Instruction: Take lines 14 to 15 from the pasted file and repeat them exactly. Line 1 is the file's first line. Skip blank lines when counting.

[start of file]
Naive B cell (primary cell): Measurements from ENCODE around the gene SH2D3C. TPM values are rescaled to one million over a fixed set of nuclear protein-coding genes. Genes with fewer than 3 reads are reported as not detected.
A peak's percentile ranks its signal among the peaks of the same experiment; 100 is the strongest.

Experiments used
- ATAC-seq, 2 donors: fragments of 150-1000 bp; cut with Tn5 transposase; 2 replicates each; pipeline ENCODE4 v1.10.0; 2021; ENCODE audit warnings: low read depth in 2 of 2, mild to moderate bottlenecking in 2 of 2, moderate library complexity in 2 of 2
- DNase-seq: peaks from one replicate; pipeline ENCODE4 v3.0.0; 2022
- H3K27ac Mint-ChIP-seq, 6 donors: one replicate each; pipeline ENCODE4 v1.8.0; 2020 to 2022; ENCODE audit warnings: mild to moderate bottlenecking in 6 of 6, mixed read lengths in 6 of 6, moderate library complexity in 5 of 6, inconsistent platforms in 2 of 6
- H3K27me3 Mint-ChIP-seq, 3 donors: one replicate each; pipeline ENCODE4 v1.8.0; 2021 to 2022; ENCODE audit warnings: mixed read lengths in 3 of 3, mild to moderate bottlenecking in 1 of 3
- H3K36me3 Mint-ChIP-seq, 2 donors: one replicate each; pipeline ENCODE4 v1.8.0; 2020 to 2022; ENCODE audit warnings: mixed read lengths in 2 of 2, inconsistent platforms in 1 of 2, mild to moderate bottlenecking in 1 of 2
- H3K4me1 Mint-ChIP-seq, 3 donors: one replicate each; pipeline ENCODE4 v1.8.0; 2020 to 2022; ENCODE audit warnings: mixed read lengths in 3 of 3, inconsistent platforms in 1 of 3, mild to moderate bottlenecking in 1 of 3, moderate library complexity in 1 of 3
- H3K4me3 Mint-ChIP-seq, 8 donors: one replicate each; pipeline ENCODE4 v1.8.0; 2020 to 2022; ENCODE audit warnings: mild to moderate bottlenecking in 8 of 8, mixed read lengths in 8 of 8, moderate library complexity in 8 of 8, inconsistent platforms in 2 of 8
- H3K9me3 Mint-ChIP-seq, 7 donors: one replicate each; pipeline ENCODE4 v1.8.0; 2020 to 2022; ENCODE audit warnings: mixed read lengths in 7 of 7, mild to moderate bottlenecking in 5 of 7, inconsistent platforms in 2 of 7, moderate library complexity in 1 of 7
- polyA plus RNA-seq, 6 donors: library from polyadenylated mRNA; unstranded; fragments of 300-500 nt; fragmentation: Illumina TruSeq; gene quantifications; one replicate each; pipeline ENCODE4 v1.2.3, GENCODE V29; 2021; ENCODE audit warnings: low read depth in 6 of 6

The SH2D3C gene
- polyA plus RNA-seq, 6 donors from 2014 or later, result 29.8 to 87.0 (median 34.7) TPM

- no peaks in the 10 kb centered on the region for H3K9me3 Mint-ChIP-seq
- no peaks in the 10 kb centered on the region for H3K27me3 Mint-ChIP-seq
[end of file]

- polyA plus RNA-seq, 6 donors from 2014 or later, result 29.8 to 87.0 (median 34.7) TPM

- no peaks in the 10 kb centered on the region for H3K9me3 Mint-ChIP-seq